Bez: noted dancer, maraca shaker, and one seventh of Manchester’s greatest cultural export (arguably). He taught the world to dance in the late 1980s and now he plans to take on the political elite.

When I first heard about Bez’s (real name Mark Berry) intention to stand as a candidate for MP in Salford on an independent, anti-fracking platform, I, like many others I imagine, spat my early morning cup of tea all over my laptop screen in a combination of amusement and confusion. How could Bez – a man known for taking pills, being a token member of a band and getting his taxi done up on Pimp My Ride – know anything about the current state of the UK’s political system? And more importantly, why did he care?

This all changed at his recent talk held at Hope Mill in Ancoats as part of the Politika exhibition.

Humbly introducing himself to the group, Bez started slowly, but as his confidence grew and his voice became stronger, the passion he has, not just for the anti-fracking movement, but for politics in general, became clear. What surprised me most was the incredible amount of knowledge he has on the matter.

He detailed his own participation in the anti-fracking movement and how he was galvanised when, after assuming the battle against the practice had been won, he woke up to the news that there were plans to drill at his nearby Barton Moss. He then proceeded to inform us that it is the local council that decides whether fracking can or can’t take place and he encouraged each and every one of us to contact our local representatives to implore them to stand against the invasion of our land by this environmentally damaging process. His finest point was when he asked why, at anti-fracking debates in council halls up and down the country, are there no voices from the pro-fracking community desperate to be heard? Their silence seems to say a lot.

Next were his views on TTIP (Transatlantic Trade and Investment Partnership) and the threat he and many others see it posing on fiscal independence, the powers for governments to resist corporate lawsuits and, of course, the NHS.

The support he has received for his anti-fracking stance has led to him creating his own political party, The Reality Party. With a political party, however, come policies. Alongside maintaining an anti-fracking stance he’s calling for the essentials of life to be free. He proposes free drinking water, free renewable energy, free food through permaculture, free public transport and, of course, maintaining a free NHS. After having spent recent years living on communes up and down the country he believes this is an achievable reality, but running a country on these beliefs is a far more difficult task than running a small collective of likeminded individuals, and it is here that one starts to question the feasibility of his idealistic plans.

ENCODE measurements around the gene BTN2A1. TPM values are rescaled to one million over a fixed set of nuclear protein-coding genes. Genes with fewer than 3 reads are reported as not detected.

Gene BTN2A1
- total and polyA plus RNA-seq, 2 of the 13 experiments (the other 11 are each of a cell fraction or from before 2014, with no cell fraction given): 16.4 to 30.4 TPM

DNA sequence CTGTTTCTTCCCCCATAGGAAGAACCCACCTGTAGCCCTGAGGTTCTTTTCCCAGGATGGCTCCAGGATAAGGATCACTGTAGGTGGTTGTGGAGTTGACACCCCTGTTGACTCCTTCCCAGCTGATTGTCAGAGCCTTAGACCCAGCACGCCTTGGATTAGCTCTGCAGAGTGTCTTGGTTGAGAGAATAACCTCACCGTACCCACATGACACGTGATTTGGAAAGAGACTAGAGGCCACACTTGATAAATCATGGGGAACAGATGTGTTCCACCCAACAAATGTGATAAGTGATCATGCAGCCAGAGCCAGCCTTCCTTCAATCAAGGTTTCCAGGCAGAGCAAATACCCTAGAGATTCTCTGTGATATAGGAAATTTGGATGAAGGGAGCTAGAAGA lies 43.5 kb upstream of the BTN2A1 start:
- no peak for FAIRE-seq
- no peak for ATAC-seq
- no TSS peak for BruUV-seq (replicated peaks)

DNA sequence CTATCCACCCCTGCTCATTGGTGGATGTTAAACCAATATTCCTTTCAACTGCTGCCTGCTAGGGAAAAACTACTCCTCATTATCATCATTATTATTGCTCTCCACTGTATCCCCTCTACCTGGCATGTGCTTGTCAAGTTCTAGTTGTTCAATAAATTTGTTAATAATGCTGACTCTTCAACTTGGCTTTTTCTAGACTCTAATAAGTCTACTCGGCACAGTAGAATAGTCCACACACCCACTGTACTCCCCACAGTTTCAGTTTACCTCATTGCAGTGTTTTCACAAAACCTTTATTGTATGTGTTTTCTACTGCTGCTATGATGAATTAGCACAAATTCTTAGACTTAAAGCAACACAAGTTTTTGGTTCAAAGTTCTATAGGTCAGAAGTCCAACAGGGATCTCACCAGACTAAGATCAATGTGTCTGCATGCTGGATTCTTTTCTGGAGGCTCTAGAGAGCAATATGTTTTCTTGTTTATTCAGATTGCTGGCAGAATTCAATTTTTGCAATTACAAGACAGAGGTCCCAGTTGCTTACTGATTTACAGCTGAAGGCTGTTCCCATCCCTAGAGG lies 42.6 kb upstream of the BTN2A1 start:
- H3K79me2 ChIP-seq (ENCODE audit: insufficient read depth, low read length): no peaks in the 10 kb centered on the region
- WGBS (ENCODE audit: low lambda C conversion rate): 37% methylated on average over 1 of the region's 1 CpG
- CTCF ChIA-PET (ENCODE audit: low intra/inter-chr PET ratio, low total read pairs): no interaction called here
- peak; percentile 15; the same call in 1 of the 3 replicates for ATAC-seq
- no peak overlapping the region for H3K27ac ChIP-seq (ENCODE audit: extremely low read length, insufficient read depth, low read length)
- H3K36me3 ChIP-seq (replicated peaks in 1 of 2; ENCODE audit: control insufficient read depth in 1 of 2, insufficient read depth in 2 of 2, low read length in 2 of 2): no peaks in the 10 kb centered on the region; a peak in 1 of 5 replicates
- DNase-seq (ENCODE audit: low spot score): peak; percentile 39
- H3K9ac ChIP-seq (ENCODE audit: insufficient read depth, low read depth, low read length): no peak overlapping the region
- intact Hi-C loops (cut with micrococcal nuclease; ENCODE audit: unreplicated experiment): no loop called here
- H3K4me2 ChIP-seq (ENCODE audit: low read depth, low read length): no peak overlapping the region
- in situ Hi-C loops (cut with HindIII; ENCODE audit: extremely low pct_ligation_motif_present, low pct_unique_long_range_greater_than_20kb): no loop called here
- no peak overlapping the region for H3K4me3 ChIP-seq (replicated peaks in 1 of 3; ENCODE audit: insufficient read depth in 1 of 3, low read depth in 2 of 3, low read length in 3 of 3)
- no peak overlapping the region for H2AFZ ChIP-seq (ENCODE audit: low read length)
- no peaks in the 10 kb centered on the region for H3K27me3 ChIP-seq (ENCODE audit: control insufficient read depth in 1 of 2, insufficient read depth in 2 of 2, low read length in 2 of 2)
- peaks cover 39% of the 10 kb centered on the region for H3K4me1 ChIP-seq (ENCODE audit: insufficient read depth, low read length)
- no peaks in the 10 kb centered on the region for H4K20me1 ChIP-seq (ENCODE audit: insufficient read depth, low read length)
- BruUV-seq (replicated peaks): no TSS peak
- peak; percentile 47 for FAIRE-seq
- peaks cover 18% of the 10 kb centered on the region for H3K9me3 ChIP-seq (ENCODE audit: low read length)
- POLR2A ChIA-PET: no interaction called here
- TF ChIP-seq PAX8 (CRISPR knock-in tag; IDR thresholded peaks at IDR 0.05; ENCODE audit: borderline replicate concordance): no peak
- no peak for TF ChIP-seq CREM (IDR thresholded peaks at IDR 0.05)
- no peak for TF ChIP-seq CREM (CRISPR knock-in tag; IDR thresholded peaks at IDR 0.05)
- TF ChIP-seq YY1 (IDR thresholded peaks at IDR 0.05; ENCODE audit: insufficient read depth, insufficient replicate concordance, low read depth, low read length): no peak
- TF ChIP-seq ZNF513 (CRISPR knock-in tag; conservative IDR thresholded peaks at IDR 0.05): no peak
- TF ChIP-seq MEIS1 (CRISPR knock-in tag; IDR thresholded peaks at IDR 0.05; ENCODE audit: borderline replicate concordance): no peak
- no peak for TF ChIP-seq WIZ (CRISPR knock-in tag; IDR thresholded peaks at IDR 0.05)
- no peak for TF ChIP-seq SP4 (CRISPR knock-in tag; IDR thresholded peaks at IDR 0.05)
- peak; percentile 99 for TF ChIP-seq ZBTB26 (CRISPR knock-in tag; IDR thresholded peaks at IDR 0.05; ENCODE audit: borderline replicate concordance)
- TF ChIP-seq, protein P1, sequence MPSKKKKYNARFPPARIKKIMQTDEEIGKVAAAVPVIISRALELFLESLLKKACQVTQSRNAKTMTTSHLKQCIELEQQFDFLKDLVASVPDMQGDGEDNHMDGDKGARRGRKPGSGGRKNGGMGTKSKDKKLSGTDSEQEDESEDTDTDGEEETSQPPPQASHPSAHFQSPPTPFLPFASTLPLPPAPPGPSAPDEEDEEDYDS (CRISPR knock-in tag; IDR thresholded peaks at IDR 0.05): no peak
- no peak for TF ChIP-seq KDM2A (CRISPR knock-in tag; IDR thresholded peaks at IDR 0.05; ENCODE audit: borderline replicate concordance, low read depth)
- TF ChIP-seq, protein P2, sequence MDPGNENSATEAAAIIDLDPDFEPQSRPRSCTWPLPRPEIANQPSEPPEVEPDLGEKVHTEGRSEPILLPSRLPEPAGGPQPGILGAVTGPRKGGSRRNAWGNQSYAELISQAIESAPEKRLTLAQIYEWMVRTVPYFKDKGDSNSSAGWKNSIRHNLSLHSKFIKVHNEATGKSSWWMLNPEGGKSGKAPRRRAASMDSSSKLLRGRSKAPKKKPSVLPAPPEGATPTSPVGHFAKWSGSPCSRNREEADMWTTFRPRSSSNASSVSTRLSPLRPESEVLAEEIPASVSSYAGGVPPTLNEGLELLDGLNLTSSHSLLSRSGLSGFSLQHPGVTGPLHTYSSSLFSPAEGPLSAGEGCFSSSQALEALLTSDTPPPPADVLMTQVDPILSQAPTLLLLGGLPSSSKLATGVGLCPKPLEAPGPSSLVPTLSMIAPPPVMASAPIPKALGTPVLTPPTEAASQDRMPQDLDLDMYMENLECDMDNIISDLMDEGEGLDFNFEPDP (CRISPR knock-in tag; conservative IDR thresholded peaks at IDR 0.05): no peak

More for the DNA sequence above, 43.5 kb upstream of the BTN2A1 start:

However, whether his plans for free energy and food are achievable or not, you cannot dispute that he truly cares about those in our society who are struggling. His policies are aimed at helping the underprivileged and his initial opposition to the fracking plans at Barton Moss was grounded in a love of the people of Salford and a refusal to allow their lives to be blighted by this practice.

The passion he has is intoxicating and listening to him speak you find yourself quite quickly getting swept along. He also genuinely wants to shake up the current political system, but not as a certain Mr Farage is reportedly doing, by relying on millions of pounds from disgruntled conservative fundraisers, or by praying on the fears of ordinary individuals, or by luring MPs from other parties to his side, but instead through positive action and a legitimate want to protect the hardworking people of this country from exploitation by capitalist greed. And isn’t this supposedly already the job of our elected representatives?

You can say a lot of things about Mark Berry. You might say he’s crazy, but is he any more crazy than an ex-city worker claiming to be the voice of the people? Or a Labour Party committed to cutting benefits and making life harder for the poor? Or a Conservative Party promising to tear up the human rights act? In the current, crazy political climate, Bez might be the only voice of sanity we have.

David Ewing